Leadership in a Changed World - Your Team

In the months to come, many organisations will be navigating a rapidly changing landscape, but with change comes the potential for new and exciting ways to achieve the extraordinary.

As our businesses emerge from this global pandemic, it is not just how we lead our team members to maintain and grow their capabilities, our own leadership ability will also need reinforcement to ensure we underpin the values and mindset critical to achieving the kind of growth and fighting spirit we will now need to see.

In our first article of our Leadership in a Changed World series we explored how You – The Leader are vital to the success of your team and the wider business overall and how you can build resilience in yourself and your team. In this article, we focus on the team itself and how we as leaders can ensure team wellbeing and subsequently team engagement. How we can manage returning to work after furlough and identify best practices to implement while continuing to remain a connected workforce.

In this article we explore - 

  • Remote Working vs Productivity
  • Key Challenges You Will Face
  • Psychological Danger vs Psychological Safety
  • Fostering Psychology Safety (FPS)
  • Psychological Safety and Accountability
  • Returning to Work and Building Trust
  • Rebuilding Your Team - Stages of Team Development

Remote Working Vs Productivity

In recent months all businesses without exception have been affected by the rapidly changing landscape and the fluctuations in our working practices. With little to no notice we were quickly pulled from our business as usual (BAU) practices and thrust into a changed world. As we transitioned into a new way of working, office-based teams were rapidly moved into exclusively remote working set-ups. Naturally this change brought some disruption to our team performances as well as an initial but short-lived decline in engagement and overall productivity.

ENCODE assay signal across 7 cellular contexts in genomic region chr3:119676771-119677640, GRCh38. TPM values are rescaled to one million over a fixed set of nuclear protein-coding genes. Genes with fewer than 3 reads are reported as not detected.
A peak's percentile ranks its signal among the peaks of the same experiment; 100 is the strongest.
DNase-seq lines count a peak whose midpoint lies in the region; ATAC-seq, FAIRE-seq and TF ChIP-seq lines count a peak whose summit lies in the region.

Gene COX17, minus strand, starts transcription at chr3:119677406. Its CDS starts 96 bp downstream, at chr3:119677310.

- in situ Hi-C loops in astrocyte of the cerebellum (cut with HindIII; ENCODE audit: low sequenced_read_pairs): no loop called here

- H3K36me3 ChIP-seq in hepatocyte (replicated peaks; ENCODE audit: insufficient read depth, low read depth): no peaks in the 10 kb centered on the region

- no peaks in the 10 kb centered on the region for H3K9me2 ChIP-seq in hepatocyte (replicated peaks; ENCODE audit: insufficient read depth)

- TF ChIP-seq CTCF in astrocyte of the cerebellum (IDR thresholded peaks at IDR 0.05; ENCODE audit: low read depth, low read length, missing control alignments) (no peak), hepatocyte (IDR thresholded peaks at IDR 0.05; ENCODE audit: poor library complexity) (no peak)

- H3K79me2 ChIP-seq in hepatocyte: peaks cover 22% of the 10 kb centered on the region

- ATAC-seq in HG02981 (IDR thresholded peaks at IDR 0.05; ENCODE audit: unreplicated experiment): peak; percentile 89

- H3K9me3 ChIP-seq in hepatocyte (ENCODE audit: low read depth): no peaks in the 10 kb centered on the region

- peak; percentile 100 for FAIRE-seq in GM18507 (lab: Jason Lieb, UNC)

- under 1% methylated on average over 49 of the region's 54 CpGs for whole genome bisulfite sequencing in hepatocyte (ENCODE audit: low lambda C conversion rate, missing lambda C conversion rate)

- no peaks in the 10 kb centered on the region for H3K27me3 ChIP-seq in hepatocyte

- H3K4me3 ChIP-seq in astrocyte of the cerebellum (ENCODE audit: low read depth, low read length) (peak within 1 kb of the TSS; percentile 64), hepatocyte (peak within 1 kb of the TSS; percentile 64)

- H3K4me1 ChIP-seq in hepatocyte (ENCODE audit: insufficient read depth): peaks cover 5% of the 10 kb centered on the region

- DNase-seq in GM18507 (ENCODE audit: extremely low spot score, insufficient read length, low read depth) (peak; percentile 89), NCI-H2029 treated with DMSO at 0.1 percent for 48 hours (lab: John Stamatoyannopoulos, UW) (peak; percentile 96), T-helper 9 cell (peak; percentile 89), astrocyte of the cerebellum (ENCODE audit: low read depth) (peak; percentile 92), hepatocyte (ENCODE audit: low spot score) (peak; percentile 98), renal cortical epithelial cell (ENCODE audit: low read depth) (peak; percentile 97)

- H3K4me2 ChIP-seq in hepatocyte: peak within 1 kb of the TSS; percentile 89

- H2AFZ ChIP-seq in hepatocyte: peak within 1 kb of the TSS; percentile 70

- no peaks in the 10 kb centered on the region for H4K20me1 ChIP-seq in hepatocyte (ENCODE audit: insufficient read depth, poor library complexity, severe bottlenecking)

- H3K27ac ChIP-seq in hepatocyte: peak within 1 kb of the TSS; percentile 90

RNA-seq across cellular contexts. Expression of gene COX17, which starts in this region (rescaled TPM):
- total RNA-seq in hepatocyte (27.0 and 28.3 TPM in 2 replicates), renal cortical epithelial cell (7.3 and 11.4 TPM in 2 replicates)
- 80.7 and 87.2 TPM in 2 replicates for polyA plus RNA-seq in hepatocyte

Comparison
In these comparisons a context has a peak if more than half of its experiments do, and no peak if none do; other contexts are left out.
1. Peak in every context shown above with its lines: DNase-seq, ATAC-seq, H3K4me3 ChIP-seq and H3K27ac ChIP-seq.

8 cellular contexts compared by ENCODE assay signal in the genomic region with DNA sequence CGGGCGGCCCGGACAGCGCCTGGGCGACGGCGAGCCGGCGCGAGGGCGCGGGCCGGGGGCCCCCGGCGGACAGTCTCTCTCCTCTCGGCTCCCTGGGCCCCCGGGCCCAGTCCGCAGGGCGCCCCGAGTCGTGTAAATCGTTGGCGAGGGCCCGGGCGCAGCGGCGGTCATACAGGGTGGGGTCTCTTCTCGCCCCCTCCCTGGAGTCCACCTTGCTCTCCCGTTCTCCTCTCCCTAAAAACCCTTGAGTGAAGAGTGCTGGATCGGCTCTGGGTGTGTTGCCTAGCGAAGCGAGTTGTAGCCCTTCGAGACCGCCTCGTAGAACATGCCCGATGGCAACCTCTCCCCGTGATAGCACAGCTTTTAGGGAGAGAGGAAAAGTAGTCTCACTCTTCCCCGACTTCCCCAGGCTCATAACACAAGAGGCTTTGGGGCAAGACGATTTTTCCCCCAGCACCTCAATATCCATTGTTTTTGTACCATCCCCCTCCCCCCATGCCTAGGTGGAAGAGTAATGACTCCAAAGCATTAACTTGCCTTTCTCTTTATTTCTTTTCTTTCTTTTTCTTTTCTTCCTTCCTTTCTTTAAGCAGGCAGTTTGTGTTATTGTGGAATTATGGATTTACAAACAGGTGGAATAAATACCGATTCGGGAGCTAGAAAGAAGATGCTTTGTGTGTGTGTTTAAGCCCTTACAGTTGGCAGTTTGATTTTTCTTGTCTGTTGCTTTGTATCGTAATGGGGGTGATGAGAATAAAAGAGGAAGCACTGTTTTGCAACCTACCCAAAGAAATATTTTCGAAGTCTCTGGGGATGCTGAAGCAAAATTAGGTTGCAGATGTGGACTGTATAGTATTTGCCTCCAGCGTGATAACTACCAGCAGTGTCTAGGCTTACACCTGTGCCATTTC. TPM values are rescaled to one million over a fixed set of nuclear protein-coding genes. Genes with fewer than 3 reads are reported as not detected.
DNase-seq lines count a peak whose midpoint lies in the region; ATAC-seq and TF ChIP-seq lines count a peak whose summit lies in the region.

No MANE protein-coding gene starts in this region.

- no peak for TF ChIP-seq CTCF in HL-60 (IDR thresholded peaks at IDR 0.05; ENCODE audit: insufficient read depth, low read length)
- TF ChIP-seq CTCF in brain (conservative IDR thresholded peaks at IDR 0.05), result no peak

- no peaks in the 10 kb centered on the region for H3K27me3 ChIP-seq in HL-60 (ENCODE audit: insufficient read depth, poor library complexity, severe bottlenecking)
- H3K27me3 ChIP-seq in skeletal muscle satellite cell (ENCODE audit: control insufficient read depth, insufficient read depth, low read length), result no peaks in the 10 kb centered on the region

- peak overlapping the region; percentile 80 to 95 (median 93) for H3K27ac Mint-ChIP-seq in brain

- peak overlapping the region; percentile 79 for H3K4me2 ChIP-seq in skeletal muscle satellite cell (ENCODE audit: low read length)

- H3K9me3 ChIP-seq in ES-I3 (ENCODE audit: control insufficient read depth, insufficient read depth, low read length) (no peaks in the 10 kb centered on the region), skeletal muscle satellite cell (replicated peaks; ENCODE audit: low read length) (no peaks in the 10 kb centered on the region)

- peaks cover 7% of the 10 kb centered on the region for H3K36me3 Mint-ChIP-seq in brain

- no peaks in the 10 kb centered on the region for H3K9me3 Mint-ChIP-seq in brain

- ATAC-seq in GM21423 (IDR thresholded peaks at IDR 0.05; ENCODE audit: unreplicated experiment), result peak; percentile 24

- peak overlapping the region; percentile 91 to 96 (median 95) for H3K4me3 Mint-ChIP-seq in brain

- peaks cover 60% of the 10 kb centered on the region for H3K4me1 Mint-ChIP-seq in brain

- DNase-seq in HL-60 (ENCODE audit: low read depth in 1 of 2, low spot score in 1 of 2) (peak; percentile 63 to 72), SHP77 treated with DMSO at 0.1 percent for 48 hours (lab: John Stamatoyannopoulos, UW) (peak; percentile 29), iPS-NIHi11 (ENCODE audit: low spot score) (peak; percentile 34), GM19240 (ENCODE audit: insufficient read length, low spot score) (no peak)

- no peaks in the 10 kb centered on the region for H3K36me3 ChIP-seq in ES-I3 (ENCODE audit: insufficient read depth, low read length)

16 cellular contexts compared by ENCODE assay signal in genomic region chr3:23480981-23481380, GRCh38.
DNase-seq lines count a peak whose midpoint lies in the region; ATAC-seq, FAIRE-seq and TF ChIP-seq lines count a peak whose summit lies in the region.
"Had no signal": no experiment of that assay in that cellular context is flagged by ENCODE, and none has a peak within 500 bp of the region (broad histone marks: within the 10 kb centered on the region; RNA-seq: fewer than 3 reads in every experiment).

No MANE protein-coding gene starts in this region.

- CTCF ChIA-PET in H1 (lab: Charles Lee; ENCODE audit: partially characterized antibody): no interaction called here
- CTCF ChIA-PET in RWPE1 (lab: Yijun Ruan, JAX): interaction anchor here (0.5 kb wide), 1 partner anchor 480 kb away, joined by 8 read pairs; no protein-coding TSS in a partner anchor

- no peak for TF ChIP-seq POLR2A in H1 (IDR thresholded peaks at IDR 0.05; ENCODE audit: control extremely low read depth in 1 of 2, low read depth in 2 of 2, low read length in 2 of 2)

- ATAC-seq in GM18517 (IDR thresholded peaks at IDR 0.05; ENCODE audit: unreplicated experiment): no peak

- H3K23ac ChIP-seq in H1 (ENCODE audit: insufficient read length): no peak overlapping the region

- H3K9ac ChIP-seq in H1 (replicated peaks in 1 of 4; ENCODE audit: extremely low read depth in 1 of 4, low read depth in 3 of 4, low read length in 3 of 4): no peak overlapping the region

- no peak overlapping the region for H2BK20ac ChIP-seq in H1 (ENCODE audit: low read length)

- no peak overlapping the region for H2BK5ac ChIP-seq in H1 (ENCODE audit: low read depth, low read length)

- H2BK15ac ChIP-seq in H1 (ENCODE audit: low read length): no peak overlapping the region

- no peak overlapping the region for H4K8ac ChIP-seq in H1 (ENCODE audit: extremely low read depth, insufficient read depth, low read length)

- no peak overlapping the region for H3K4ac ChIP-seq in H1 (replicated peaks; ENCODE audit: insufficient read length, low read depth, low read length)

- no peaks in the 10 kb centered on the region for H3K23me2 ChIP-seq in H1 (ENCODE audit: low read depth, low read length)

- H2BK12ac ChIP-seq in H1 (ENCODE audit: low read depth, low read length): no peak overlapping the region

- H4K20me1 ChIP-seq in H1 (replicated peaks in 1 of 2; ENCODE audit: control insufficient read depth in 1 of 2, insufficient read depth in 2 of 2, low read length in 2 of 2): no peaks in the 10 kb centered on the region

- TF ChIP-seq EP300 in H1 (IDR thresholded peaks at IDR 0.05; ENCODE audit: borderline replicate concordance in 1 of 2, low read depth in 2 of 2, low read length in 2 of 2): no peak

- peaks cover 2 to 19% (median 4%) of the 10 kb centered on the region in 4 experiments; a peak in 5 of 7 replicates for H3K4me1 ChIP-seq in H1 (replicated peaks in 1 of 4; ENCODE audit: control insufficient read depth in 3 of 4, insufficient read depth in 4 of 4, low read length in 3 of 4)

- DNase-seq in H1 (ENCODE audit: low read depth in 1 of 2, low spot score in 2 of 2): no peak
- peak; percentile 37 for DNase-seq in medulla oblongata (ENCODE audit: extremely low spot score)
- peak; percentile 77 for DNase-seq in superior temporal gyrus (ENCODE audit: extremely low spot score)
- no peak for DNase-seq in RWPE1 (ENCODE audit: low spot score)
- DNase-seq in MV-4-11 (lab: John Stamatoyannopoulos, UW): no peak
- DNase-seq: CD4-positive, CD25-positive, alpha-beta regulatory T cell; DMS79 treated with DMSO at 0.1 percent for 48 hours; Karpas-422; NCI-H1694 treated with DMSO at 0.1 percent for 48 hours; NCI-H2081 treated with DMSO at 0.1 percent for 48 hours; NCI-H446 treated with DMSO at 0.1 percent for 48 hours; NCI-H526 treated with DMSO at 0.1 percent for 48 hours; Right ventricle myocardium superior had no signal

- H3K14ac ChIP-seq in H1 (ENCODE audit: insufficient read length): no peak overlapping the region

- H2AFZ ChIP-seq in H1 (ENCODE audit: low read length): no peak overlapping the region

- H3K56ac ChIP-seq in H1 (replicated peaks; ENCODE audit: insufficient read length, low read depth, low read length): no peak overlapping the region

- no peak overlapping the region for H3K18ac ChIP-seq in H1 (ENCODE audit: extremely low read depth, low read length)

It was when we began to organise ourselves remotely and establish new routines, that we started to see a steady rise in our productivity rate begin to take form. Software and apps built for businesses and collaboration have been a massive contributor to our ability to pivot and establish successful remote working environments so quickly. In the first week of January business apps attracted 1.4 million new downloads across iOS and Play Store but in the first week of March downloads jumped to a staggering 6.7 million.[1]

Zoom’s video conferencing software also saw their biggest ever day of app downloads on 8th March with 600,000 downloads compared to 343,000 the week before and just 90,000 downloads two months previously.[2]

In some cases, there may be an engagement and productivity gap between pre-COVID performances and performances today but emerging insights[7] into the impact of COVID-19 on productivity and wellbeing, show that 55% of workers actually believe that their colleagues are just as, if not more, productive now than before lockdown. This doesn’t mean that lockdown came without consequence, in the same survey, 38% of workers say that lockdown has had a negative impact on their wellbeing.

We have reached a critical time and as we move out of lockdown, it is time to start making changes to the way we work, the way we communicate and the way we support each other to begin shaping our near and long-term future.

 

 As depicted in this Engagement & Productivity graphic from PwC, we can see that with a conscious focus on our key enablers we can start to make changes that will see workforce productivity rates increase alongside engagement rates through better quality collaboration and communication between team members and teams.

 Key Challenges We Will Face

Remote working has created many opportunities, in many ways it has enabled us to address our less effective working practices and establish some better habits, but it has also taken away some things that we all value such as social interactions, a clear definition between time at home and time at work as well as structure and routine.

It is important that we acknowledge the challenges we are facing and set out key practices to actively resolve and overcome them. Left unresolved, these challenges can become blockers to performance and negatively affect engagement.